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Be obscure clearly. -E. B. White As a family doctor, I work at clarifying obscurity about the human condition daily, dependent on my patients to communicate the information I need to make a sound diagnosis and treatment recommendation.  To begin with, there is much that is still unknown and difficult to understand about psychology, physiology and anatomy.  Then throw in a disease process ...

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“Wait until you see what is waiting for you in the next exam room …” My clinic nurse was barely able to contain a smirk.  This meant one thing to a doctor in training:  the next patient must be a “train wreck,” with so many things wrong that I would never get beneath the surface during my brief visit.  I was running 30 minutes behind, so I took a deep breath. As ...

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Aspire to decency. Practice civility toward one another. Admire and emulate ethical behavior wherever you find it. Apply a rigid standard of morality to your lives; and if, periodically, you fail ­ as you surely will,  ­ adjust your lives, not the standards. -Ted Koppel This week started out ordinary enough but took a quick turn when I got a message from the media director at my university that a 14 month ...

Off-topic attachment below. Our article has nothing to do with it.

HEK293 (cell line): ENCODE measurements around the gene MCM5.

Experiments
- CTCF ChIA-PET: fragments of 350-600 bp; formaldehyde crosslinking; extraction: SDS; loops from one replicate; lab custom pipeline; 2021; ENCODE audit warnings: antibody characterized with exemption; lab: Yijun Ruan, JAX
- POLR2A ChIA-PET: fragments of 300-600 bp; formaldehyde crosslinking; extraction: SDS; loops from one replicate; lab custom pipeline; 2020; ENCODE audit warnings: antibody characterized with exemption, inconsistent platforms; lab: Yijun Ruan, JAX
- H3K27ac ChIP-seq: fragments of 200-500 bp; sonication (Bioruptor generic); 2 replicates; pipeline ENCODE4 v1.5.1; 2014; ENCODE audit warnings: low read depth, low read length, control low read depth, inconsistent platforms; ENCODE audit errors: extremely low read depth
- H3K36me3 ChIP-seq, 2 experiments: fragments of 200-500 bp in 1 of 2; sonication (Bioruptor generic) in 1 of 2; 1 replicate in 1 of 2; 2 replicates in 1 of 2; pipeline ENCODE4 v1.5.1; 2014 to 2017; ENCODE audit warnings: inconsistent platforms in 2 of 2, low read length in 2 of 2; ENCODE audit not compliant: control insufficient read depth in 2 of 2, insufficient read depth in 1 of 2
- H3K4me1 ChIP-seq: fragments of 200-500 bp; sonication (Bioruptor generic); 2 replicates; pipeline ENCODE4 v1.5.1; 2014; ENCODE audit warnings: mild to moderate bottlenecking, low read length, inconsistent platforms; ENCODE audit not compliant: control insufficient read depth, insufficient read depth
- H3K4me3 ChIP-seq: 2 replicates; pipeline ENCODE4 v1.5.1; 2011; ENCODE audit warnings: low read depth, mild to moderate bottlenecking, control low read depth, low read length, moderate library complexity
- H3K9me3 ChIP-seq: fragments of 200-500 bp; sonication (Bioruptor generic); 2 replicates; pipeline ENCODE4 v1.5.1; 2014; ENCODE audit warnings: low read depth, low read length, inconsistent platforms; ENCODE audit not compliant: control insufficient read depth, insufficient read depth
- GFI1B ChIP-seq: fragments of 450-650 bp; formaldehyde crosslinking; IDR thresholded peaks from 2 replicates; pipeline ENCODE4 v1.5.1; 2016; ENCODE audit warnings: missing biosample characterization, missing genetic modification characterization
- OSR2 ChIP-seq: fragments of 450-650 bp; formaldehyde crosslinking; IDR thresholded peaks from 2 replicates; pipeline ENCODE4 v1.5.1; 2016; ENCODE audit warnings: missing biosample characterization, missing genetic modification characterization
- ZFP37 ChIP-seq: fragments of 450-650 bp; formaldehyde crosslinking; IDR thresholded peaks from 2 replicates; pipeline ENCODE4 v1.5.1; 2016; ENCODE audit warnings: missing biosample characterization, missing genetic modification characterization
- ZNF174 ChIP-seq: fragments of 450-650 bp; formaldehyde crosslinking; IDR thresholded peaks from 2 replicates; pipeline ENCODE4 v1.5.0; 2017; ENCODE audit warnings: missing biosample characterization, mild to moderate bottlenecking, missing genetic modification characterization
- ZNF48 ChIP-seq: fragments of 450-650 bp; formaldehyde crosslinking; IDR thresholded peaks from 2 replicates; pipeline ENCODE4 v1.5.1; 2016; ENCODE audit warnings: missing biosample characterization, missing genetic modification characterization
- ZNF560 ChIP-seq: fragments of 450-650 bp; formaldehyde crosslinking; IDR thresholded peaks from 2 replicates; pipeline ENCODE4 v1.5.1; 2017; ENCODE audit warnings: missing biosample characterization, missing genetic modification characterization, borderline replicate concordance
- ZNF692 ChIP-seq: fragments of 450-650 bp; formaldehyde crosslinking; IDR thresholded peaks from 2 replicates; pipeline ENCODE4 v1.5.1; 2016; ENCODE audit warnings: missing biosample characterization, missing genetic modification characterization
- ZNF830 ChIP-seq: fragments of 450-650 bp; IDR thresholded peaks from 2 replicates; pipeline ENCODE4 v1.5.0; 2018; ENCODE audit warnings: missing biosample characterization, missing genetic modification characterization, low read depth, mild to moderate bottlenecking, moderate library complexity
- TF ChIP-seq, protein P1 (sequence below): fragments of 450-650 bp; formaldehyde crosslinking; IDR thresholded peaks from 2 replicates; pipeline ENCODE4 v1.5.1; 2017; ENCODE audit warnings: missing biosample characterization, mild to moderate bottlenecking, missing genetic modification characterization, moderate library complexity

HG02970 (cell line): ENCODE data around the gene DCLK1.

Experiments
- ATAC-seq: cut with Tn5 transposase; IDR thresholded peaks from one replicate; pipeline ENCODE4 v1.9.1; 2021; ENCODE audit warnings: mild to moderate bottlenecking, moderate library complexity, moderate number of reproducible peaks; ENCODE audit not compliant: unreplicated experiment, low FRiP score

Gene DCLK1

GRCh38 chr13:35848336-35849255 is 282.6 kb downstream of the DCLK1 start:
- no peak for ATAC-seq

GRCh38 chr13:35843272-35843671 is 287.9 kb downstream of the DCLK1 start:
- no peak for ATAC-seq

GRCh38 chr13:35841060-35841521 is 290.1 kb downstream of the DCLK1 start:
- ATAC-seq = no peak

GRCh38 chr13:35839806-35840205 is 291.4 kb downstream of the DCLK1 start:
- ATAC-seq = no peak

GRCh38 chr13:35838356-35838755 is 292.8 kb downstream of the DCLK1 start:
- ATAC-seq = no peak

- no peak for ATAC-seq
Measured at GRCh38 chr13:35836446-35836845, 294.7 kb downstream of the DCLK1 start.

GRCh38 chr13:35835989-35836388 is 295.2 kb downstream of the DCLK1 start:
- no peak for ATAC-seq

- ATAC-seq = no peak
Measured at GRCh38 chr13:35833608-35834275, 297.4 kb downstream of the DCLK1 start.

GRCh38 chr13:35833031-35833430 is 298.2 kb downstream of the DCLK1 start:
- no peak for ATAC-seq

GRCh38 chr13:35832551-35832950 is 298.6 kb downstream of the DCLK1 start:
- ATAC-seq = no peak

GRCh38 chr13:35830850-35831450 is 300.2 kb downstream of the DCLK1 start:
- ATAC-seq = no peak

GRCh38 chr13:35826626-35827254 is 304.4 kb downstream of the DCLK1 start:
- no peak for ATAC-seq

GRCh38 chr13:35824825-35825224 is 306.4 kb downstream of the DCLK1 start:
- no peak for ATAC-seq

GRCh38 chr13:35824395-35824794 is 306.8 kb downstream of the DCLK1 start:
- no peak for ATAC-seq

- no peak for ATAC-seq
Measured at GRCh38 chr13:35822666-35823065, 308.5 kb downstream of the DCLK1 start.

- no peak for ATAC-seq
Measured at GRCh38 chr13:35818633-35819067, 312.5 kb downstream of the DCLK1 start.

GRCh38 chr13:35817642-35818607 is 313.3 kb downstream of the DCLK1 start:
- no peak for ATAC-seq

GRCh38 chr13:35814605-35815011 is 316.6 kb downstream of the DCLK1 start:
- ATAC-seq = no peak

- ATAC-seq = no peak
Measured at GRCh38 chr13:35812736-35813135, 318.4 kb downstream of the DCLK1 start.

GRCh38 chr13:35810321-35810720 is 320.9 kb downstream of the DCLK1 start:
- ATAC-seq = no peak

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All of us come to the study and practice of medicine through different pathways: some because of family members who were doctors or patients, some out of our own illness or woundedness, some out of intense drive to achieve and serve. I came to medicine because of my grade school classmate Michael. My grade school represented a grand social experiment of the early 1960’s.  It was one of the first schools to ...

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Patients are increasingly demanding, and understandably so, that since they pay for their medical tests, they should receive results directly and immediately without waiting for physician review or interpretation.  Recent articles in the lay press about this issue are accompanied by scores of online patient comments insisting that physician reporting and interpretation is too often unreasonably delayed, often inaccurate, or just plain unhelpful, so why bother waiting at all? Dr. Google ...

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If you want to identify me, ask me not where I live, or what I like to eat, or how I comb my hair, but ask me what I am living for, in detail, ask me what I think is keeping me from living fully for the thing I want to live for. - Thomas Merton As a patient waiting to see my health care provider,  I would adapt Merton’s template ...